Which Support Payments Qualify as Alimony in California’s Courts?


Alexandria Gojny


Faculty editor: Paul Horton
Publication: Contemporary Legal Issues
Volume: 22
Start Page: 10
Month: December
Year: 2015
Type: Article


Our tendency is to explore the question of what post-divorce payments constitute, or could constitute, “alimony” with a view to negotiation in the shadow of federal law. Whether it’s “alimony” is an important question in federal tax law. It can be an important question in bankruptcy proceedings. These bodies of federal law have been discussed elsewhere in this two-part symposium.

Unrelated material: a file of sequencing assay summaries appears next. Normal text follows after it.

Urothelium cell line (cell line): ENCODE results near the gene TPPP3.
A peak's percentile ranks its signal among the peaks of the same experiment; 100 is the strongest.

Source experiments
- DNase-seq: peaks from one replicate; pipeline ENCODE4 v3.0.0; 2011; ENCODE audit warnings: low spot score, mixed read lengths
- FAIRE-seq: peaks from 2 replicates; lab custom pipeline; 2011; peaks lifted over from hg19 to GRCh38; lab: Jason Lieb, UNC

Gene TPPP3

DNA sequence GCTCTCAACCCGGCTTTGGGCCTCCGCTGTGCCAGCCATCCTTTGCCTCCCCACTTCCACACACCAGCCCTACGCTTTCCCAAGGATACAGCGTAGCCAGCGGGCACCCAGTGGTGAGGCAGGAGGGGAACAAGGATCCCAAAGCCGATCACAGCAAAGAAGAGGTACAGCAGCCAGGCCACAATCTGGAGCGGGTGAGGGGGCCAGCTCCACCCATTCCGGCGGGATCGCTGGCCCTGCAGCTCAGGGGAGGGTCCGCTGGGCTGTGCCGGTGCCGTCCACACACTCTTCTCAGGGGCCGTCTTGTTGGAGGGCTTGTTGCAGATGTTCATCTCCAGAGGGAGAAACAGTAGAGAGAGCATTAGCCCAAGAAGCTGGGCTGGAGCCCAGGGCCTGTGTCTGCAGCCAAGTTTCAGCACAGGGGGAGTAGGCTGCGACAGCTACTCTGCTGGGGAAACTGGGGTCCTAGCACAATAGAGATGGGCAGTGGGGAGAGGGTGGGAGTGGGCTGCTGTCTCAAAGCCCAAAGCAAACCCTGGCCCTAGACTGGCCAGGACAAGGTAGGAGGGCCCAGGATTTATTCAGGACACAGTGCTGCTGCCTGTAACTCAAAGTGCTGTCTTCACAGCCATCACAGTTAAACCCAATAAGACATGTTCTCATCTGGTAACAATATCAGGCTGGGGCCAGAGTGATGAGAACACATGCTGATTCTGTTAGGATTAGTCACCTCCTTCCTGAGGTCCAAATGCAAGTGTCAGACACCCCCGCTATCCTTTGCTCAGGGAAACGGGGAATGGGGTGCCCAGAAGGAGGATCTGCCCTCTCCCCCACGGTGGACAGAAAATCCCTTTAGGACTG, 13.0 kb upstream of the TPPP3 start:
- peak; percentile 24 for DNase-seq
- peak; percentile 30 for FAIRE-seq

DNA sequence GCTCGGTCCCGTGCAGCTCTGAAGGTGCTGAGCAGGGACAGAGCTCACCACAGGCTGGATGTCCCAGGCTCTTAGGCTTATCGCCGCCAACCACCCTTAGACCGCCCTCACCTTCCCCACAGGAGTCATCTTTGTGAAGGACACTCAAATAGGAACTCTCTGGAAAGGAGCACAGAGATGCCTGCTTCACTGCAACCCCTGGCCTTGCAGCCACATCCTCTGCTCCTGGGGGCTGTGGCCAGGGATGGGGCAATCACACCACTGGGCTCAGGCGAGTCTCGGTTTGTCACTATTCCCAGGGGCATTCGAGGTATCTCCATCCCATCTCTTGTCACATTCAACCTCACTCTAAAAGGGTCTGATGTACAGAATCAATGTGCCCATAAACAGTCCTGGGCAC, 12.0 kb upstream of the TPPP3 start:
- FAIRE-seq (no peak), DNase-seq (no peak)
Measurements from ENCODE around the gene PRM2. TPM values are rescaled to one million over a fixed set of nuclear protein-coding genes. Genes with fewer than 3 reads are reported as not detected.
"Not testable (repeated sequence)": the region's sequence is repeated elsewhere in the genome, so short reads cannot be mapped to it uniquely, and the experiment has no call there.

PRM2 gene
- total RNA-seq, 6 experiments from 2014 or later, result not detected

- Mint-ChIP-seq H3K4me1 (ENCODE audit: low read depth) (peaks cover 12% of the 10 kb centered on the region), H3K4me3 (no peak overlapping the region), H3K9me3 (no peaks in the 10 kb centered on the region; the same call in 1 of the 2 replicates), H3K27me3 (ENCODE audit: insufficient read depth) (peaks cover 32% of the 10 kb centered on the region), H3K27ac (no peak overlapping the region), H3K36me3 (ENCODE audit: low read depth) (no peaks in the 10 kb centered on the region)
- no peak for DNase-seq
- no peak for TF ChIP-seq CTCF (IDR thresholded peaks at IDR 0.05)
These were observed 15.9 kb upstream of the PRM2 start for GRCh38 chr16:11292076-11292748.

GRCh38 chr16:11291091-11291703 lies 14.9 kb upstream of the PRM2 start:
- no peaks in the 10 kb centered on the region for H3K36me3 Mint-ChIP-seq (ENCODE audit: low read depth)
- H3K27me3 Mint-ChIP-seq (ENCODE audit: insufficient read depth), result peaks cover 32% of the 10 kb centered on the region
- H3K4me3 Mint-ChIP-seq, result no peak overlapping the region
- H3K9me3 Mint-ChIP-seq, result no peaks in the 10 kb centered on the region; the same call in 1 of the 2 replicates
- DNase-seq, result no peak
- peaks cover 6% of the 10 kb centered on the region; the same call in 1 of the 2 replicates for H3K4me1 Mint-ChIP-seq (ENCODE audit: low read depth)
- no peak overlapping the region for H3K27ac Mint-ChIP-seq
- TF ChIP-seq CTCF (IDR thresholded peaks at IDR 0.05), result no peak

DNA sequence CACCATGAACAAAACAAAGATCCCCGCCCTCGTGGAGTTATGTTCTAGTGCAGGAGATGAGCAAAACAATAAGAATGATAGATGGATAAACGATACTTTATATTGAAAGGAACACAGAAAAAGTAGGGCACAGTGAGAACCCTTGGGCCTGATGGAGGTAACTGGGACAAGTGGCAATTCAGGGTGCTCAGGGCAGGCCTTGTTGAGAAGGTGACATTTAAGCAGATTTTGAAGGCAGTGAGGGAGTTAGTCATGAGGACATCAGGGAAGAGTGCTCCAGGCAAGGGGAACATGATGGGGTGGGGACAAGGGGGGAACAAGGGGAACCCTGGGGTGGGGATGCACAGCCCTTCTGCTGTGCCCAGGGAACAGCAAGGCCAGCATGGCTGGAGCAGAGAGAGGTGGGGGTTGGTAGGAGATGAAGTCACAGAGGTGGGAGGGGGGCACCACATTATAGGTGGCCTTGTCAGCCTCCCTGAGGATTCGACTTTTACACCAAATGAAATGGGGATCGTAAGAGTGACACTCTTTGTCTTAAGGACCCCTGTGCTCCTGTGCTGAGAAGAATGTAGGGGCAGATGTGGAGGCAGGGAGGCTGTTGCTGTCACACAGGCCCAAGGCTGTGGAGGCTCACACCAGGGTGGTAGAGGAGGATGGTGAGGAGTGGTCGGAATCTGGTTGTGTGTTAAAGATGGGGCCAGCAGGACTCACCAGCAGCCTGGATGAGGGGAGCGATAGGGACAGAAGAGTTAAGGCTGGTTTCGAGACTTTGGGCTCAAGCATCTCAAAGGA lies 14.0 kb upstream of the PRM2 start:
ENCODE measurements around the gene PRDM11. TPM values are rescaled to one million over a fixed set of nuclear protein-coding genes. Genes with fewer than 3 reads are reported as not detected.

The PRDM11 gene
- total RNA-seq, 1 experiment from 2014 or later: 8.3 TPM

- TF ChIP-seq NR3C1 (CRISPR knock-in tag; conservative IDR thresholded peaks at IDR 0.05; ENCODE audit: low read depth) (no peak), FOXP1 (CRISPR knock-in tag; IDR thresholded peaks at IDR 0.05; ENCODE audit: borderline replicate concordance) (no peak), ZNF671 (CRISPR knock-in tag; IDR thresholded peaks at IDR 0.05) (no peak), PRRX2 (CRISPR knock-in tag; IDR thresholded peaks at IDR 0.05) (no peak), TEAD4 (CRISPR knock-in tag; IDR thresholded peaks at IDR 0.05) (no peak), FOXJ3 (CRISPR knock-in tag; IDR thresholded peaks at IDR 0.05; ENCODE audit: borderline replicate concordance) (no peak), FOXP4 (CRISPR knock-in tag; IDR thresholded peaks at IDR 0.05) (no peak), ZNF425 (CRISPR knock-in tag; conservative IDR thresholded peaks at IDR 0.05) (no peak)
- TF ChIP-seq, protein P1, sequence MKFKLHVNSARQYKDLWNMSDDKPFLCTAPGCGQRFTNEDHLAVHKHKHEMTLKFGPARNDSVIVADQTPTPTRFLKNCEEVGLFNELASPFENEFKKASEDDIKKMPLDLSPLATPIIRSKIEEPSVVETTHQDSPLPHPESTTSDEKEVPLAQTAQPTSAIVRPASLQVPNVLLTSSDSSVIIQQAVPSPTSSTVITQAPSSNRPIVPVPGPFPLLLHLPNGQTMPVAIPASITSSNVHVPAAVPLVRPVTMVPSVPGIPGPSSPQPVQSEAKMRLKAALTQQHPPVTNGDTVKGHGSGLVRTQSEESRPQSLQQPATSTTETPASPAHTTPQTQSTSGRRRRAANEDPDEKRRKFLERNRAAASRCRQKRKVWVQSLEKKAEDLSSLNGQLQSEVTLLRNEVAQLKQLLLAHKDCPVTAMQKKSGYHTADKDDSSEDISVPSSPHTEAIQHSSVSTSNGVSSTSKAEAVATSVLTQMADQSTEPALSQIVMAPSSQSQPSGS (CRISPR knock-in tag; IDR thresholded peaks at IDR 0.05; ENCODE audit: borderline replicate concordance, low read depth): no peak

Our concern here, however, is with the California divorce court’s authority to enter these awards, and their status as alimony (or not), in contested proceedings. We may assume that the divorce court could achieve a rough equivalent of these financial awards simply by ordering Henry to pay Wanda “$3500 per month in child support and $7750 per month in spousal support so long as Wanda continues to live in the family home, the latter to step down to $6500 per month after two years, to $6150 after three years, to $5960 after four years, to be reduced by $1650 per month when sale of the family home becomes final, and to terminate in five years or on Wanda’s death or remarriage, Henry’s death, or further order of court whichever comes earliest.” Our divorce court has not done so. In the analysis that follows here, we should be interested in learning why the court might have chosen several separate awards and what the effects of the choice might be in the main contexts—appeal, modification, taxation, and bankruptcy—in which the choice might lead to a difference in result.